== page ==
New Walsh Gallery exhibit challenges viewers’ perceptions

Artists give new meaning to traditional landscapes in the Walsh Gallery’s latest exhibition, “Crossroads: A Shifting Landscape.”

From Jan.17 to Feb.17, the exhibit invites viewers to perceive their surroundings as they never have before. The featured artists present new discourses and introduce media not commonly associated with landscape, according to the gallery’s website.

Each piece is its own commentary on how society’s definition of “landscape” has changed over the centuries, contrasting them with the picturesque scenery that originally inspired the genre itself.

Both a retrospective and introspective exhibit, “Crossroads” strives to bring into light a new medium of discussion by ways of innovative multi-mediums, themes, and materials.

“People are trying to get a sense of what’s going on,” Jeanne Brasile, director of the Walsh Gallery, said. “Art is just one way to express that.”

A favorite of Brasile’s is “Poppies” by John Meyers, which she chose to stand in the center of the room. From a distance, this piece appears to be nothing more than what the title suggests. But upon closer inspection, the piece is not made with real flowers, but with regular television cable wires bent into the shape of poppies.

The exhibit displays innovative mediums such as these cables, as well as rocks, bricks, video, photography, as well as traditional oil on canvas. Some of the works motivate reflection, while others inspire humor. Joe Waks’ “McLandscapes” takes classic landscapes such as a waterfall scene and inserts a McDonald’s sign noticeably in the distance, successfully stimulating both commentary and thought.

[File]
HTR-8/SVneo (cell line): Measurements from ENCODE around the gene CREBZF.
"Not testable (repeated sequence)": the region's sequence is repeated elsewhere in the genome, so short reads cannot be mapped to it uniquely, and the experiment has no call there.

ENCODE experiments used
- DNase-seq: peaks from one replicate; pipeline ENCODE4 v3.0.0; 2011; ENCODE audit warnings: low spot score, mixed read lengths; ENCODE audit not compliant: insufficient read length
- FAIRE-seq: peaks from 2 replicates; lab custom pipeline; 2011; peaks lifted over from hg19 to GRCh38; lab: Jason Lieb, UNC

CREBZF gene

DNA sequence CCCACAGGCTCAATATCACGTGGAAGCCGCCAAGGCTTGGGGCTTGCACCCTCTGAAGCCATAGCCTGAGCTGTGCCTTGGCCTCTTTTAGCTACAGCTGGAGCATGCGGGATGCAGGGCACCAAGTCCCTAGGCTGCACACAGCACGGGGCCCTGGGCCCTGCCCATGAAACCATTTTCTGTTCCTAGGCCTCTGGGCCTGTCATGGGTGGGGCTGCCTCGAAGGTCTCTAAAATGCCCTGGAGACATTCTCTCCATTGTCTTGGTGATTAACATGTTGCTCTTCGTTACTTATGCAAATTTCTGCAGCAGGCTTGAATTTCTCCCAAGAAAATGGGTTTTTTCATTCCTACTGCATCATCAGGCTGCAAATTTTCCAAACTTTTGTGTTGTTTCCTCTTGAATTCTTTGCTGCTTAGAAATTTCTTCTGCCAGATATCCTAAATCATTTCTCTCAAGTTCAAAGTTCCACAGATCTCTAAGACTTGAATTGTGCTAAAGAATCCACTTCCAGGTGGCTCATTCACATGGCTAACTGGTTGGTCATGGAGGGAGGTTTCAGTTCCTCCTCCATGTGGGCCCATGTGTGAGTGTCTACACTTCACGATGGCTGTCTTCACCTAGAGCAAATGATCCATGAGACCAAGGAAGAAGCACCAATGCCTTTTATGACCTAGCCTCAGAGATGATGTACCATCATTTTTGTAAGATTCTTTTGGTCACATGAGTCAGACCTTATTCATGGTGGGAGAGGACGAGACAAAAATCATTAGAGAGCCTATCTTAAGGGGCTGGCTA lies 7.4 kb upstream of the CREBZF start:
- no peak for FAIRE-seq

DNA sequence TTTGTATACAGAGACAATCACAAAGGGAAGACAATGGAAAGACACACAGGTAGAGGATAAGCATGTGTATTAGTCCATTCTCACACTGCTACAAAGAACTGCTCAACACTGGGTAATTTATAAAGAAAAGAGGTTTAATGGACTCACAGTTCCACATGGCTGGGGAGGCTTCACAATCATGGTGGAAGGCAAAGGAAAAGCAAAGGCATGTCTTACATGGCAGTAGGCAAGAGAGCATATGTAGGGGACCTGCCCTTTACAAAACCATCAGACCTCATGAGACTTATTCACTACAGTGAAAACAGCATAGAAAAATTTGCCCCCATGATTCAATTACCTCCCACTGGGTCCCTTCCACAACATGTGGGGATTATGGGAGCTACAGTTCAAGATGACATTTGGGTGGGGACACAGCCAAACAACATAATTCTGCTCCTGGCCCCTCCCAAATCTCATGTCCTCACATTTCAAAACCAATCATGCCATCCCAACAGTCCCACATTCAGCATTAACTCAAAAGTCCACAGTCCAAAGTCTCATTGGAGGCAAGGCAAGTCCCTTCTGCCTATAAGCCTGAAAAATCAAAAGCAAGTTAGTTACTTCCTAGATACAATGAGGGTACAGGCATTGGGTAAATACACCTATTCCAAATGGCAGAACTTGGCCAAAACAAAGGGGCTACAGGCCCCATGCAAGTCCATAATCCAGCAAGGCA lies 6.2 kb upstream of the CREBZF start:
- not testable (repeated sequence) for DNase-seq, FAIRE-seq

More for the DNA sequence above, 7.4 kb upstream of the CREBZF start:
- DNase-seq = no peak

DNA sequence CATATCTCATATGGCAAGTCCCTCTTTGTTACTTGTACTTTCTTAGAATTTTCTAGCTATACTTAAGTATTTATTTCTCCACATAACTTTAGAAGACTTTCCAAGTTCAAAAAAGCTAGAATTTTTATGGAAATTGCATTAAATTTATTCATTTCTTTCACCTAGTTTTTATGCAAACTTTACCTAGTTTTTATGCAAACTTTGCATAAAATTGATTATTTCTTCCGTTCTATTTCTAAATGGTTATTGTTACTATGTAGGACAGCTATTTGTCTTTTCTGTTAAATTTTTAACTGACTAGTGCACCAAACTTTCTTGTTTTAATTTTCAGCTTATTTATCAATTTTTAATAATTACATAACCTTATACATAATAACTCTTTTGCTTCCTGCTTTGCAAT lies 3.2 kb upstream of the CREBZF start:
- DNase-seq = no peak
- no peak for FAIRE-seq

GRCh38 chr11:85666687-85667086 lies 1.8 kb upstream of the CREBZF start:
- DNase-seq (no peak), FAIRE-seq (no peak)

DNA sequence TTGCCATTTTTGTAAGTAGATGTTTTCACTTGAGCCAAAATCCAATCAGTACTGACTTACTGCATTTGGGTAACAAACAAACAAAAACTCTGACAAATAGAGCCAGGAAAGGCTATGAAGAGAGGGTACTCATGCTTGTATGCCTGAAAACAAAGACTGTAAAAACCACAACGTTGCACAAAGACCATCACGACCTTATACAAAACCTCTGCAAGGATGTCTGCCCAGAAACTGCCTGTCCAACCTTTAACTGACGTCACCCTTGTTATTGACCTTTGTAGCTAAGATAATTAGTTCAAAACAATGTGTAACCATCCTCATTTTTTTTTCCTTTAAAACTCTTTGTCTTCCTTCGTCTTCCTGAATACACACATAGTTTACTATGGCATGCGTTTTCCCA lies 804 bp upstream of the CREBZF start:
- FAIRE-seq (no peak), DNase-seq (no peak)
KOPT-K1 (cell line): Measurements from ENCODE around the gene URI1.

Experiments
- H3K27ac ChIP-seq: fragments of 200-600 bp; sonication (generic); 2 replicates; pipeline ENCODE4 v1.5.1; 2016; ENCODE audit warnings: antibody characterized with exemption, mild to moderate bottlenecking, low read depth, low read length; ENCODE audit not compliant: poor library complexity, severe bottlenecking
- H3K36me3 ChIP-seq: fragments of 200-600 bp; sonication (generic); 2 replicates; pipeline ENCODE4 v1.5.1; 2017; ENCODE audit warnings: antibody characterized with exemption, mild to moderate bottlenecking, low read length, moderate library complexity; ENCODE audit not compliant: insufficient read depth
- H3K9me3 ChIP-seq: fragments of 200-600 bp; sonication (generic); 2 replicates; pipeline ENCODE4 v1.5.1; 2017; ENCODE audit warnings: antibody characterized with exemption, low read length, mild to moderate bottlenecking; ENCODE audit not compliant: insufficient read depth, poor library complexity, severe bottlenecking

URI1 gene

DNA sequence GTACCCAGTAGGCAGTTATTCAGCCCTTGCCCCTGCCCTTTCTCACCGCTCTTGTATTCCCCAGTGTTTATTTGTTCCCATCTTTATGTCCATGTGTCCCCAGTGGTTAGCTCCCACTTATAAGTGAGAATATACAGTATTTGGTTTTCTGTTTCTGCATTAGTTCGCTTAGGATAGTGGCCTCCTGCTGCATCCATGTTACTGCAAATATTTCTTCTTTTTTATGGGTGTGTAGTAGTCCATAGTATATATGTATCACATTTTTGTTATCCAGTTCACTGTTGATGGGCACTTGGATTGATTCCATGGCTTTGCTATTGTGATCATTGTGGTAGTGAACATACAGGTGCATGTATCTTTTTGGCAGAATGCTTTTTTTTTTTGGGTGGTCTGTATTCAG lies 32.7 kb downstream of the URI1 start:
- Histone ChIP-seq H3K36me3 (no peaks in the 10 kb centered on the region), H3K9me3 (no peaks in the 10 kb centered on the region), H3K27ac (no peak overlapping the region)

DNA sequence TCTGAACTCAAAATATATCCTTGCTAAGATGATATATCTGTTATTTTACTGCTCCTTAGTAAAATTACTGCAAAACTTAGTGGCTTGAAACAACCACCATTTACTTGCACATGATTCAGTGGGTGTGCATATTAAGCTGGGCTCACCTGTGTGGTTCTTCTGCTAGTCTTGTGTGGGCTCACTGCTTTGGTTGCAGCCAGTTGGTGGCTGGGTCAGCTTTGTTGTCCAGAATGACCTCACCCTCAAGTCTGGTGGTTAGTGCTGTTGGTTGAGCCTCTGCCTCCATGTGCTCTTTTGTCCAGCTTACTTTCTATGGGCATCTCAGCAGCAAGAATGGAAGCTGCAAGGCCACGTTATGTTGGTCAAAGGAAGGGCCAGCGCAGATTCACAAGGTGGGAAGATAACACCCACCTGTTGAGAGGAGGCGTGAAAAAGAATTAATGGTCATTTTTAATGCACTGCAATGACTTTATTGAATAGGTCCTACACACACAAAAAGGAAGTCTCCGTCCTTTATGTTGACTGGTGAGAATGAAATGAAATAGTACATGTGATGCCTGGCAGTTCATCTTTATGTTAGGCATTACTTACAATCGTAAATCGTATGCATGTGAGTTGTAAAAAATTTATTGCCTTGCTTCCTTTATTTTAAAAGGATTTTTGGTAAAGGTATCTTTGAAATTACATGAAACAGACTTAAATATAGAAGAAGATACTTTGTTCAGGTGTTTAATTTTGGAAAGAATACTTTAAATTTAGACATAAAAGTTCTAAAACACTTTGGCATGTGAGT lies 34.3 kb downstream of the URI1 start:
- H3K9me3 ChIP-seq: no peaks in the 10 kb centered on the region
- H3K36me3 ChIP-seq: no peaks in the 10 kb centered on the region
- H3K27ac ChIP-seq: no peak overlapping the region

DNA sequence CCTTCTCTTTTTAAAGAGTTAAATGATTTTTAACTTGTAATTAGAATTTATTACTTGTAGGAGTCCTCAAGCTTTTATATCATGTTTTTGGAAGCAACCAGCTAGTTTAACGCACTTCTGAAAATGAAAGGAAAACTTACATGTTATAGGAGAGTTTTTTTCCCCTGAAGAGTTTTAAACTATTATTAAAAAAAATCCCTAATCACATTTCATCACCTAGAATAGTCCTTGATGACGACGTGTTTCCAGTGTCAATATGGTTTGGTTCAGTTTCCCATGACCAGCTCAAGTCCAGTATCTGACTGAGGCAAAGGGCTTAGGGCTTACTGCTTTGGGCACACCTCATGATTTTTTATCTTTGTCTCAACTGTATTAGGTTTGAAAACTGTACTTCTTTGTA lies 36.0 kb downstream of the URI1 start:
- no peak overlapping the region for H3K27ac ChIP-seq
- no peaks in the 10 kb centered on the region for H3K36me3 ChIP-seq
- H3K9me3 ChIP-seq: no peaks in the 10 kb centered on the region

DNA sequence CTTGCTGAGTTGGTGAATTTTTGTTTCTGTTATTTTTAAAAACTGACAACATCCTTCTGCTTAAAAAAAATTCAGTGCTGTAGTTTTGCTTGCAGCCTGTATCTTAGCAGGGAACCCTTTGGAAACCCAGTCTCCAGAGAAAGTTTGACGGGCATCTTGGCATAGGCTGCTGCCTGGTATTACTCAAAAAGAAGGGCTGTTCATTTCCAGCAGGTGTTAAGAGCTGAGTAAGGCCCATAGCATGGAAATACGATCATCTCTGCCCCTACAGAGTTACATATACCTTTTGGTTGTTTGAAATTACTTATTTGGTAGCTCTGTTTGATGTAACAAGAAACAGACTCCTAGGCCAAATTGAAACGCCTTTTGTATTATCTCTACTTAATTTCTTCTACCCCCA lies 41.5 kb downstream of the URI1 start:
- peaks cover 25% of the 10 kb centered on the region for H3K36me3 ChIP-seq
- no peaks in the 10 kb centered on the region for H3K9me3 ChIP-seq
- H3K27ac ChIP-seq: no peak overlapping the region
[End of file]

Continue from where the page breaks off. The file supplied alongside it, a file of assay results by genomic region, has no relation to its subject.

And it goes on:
First-time curators and grad students Jesse Gordon and Emily Ozga worked diligently to ensure that the gallery had “good flow.” They said it was an interesting experience to meet with the artists one-on-one and understand better what inspired their work.

“We’re pleased with how it came out since this was our first time curating,” Gordon said. “I’m excited for people (to come).”

When asked about which is their preferred piece, they admitted that “it changes every time” and that they were “constantly discovering” a new favorite work.

There will be a chance for the viewers to share their thoughts and speak directly to the artists at the exhibits opening reception on Thursday, Jan. 26 from 5 p.m. to 9 p.m. in the gallery.

Chelsea Catlett can be reached at chelsea.catlett@student.shu.edu.

Author: Staff Writer

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